God is much more merciful than I, and I am so thankful.

    How have you seen merciful acts from God in your life?

    How have you seen them in the lives of others?

    Take a few moments to rejoice over the mercy of God. We sin and deserve consequences for our sin, but God does not always give us the consequences we deserve. This ought to propel us into worship.

  • Defensiveness or Repentance

    1 Kings 20:35-43

    The story I want to look into today involves a strange request, an unnamed prophet, and extreme consequences. As I dig a little more deeply, I see a prophet of God desperately trying to get a message across to his king.

    An unnamed prophet asks a man near him to strike him. The man refuses, which seems like a polite gesture. I’m not one to go about striking people just because they asked me to. The prophet curses the man by telling him a lion is going to kill him. This poor guy! I don’t know about you, but if a leader in my church asked me to hit him, I’d probably say no too.

    The man is a little dumbfounded by the message, he takes a few steps away AND A LION KILLS HIM. Exactly what the prophet predicts takes place moments later. 

    Try try again. The unnamed prophet finds another man, and makes the same request. This time, the man didn’t ask questions. He winds up, whacks the prophet, and wounds him. The prophet bandages himself up, covers half his face, and waits alongside the road like a beggar, for his king to pass by. The prophet yells out for the king. And the king listens. He paints a picture, much like Samuel did for King David after his sin with Bathsheba. He recounts this interesting story:

    “A soldier in the battle on the opposing side is captured. The soldier who captured him brings him to me and asked me to guard him with his life. I got busy doing this and that, and the man escaped. So the soldier told me I could either be killed or pay him what would take me 9 years of skilled labor to earn. What will happen to me?”

    The king is ruthless in his response to the prophet. He tells him that he will get precisely what he’s earned. His life for the soldier’s.

    At this, the prophet rips off the bandage over his eyes. The king gasps. This prophet is not unnamed to the king. Ahab knew him to be a prophet of God and then the prophet delivers a message from God. “Thus says the Lord, ‘Because you have let go out of your hand the man whom I had devoted to destruction, therefore your life shall go for his life, and your people for his people.’”

    Ahab gets a little sulky. Scripture says he’s “sullen and vexed.” If I had my disobedience called out and my destruction predicted, I think I might have a reason to repent. Not Ahab. His heart is so hard, all he can muster is sulkiness about his bad decisions. There is no repentance in his heart. When given the choice between repentance and guilt, he willfully chooses the guilt. And even his guilt is more wrapped up in the consequences than it is in how he’s turned against God’s heart.

    He starts out for Samaria. Where we’ll find him being more “sullen and vexed” next week.

    We know the proper response is repentance and receiving God’s grace, but we often choose the same path as Ahab, and sulk over our sin in self-deprecation. Why do we do this? Maybe instead of defensiveness, we ought to choose repentance. It seems an appropriate discussion this week after recent events in the U.S.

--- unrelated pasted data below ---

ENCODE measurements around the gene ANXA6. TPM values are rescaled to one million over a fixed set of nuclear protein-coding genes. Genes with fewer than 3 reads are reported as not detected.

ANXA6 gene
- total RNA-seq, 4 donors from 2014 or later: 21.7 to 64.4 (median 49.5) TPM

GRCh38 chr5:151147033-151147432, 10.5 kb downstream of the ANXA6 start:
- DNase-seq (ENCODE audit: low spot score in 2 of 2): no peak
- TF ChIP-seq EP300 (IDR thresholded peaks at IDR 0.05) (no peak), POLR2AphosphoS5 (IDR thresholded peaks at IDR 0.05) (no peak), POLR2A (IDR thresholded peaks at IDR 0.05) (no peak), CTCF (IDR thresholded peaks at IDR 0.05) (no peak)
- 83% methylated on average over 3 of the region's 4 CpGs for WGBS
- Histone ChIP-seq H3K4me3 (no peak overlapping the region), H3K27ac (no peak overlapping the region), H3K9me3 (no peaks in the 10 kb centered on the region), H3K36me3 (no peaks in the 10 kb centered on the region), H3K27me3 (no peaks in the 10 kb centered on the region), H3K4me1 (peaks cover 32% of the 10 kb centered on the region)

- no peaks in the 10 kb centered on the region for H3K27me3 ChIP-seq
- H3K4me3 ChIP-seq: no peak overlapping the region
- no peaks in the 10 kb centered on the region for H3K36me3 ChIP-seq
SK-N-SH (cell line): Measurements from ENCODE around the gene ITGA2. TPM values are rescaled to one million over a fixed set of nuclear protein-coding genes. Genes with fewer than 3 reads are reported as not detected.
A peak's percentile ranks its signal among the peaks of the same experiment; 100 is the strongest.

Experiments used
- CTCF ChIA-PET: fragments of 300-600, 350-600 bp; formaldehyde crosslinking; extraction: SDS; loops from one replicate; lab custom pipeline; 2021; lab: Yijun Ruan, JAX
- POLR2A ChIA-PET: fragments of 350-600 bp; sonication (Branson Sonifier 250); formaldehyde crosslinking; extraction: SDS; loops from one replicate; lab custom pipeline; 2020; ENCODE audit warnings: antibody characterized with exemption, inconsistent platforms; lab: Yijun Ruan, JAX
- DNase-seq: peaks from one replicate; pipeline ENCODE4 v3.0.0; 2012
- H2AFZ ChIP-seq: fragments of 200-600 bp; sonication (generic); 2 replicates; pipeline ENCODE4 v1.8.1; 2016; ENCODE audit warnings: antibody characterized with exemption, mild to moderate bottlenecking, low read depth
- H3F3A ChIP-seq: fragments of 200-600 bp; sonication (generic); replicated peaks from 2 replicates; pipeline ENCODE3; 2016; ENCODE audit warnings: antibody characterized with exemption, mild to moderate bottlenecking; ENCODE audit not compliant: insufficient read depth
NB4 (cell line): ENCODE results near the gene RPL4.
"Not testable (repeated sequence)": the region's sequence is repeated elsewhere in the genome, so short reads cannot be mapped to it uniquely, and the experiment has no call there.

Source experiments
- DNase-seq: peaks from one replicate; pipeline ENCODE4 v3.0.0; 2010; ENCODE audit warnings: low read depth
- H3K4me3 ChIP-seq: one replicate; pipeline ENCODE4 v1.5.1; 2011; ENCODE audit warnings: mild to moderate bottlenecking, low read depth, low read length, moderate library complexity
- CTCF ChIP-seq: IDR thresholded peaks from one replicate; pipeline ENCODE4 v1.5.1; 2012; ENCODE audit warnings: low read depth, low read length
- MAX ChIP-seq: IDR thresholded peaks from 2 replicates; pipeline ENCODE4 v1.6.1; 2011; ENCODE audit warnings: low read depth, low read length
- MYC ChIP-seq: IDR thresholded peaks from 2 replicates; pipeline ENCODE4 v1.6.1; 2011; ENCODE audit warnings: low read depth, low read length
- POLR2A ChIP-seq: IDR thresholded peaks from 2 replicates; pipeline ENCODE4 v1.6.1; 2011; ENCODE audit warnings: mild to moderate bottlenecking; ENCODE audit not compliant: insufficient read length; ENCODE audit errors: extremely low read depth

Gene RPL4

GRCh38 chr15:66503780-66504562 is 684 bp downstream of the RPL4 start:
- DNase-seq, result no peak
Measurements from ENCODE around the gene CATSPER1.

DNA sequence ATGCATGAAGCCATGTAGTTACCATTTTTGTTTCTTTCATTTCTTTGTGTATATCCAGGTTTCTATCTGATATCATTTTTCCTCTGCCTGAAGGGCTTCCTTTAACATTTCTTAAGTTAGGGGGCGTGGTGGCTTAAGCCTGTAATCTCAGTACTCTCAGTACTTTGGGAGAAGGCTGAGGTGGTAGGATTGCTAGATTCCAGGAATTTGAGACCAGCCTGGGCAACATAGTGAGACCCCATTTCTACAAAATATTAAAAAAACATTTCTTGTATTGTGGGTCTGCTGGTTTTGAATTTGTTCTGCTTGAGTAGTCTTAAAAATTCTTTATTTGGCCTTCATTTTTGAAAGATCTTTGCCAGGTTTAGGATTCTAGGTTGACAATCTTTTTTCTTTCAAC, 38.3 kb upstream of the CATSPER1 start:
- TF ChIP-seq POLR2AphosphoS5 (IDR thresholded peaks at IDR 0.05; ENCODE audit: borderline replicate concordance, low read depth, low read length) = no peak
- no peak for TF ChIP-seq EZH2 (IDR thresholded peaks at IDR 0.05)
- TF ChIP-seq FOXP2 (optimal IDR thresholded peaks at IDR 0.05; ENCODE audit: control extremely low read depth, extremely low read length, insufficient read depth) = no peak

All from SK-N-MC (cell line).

How do you respond when your wrongdoings are mentioned?

    How can you receive God’s grace today?

  • Battle #2.

    1 Kings 20:26-34

    Last week we looked at a battle between Ahab and Ben-hadad. God gives Ahab victory over Ben-hadad. But in this passage in 1 Kings 20, Ben-hadad is rallying. They believe the God behind Ahab is Baal. Baal is the god of Mt. Carmel, and because of Israel’s turn to Baals, Ben-hadad has assumed that Israel’s god is only the god of the mountain. They plot to have their next battle in a valley. They’re banking on Baal being as absent during their battle as he was when Elijah was facing him with his prophets and altar on Mt. Carmel.

    But this time the Aramaens are mistaken. They don’t know that Baal is not behind this battle, God is. And we learned that He, unlike Baal, is not preoccupied, He’s not too busy, He’s capable of being all places at one time, and He’s orchestrated these battles for His glory.

    The Aramaens have brought 100,000 foot soldiers to this battle. They mean business. They were humiliated before, and are prepared to not have it happen again. They know they can take Israel’s puny army, but have brought a few extra men to ensure it.

    There are not gory details of the battle save these 2 verses:

     “29 So they camped one over against the other seven days. And on the seventh day the battle was joined, and the sons of Israel killed of the Arameans 100,000 foot soldiers in one day. 30 But the rest fled to Aphek into the city, and the wall fell on 27,000 men who were left. And Ben-hadad fled and came into the city into an inner chamber.”

    Pretty much, Ben-hadad is the only one left. All of his men have been killed, and when his city walls came down the rest of his city was defeated. He and a few servants started surmising about how they could raise their white flag. They decided to take the form of total surrender. They’d put on sackcloth and came to King Ahab. They begged for mercy. They had heard that Israel was merciful to others, and they were hopeful that Ahab would also be merciful to them.

    They were right. Israel has a long history of disobedient kings defying God by not completely destroying the kingdoms God had promised them. Ben-hadad knew he was dealing with a king who in the long line of disobedient kings, might show him mercy as well.